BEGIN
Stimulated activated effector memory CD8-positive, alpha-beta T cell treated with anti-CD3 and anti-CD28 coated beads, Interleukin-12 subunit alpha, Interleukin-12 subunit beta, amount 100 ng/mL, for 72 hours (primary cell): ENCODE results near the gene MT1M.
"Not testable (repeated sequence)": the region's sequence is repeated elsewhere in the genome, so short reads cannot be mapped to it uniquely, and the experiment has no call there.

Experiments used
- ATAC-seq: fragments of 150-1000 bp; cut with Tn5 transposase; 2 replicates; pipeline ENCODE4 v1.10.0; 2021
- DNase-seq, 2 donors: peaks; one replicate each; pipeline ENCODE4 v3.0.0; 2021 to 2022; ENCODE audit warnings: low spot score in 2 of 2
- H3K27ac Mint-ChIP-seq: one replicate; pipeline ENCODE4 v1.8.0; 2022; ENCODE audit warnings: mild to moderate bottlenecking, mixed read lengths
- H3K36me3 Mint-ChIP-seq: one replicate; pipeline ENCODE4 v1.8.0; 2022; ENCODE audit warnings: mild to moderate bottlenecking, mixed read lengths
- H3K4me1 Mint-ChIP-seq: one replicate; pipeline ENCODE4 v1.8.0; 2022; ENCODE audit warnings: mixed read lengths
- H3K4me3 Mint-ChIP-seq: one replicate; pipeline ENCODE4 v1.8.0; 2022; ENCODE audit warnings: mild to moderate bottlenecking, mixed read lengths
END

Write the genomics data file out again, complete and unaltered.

Stimulated activated effector memory CD8-positive, alpha-beta T cell treated with anti-CD3 and anti-CD28 coated beads, Interleukin-12 subunit alpha, Interleukin-12 subunit beta, amount 100 ng/mL, for 72 hours (primary cell): ENCODE results near the gene MT1M.
"Not testable (repeated sequence)": the region's sequence is repeated elsewhere in the genome, so short reads cannot be mapped to it uniquely, and the experiment has no call there.

Experiments used
- ATAC-seq: fragments of 150-1000 bp; cut with Tn5 transposase; 2 replicates; pipeline ENCODE4 v1.10.0; 2021
- DNase-seq, 2 donors: peaks; one replicate each; pipeline ENCODE4 v3.0.0; 2021 to 2022; ENCODE audit warnings: low spot score in 2 of 2
- H3K27ac Mint-ChIP-seq: one replicate; pipeline ENCODE4 v1.8.0; 2022; ENCODE audit warnings: mild to moderate bottlenecking, mixed read lengths
- H3K36me3 Mint-ChIP-seq: one replicate; pipeline ENCODE4 v1.8.0; 2022; ENCODE audit warnings: mild to moderate bottlenecking, mixed read lengths
- H3K4me1 Mint-ChIP-seq: one replicate; pipeline ENCODE4 v1.8.0; 2022; ENCODE audit warnings: mixed read lengths
- H3K4me3 Mint-ChIP-seq: one replicate; pipeline ENCODE4 v1.8.0; 2022; ENCODE audit warnings: mild to moderate bottlenecking, mixed read lengths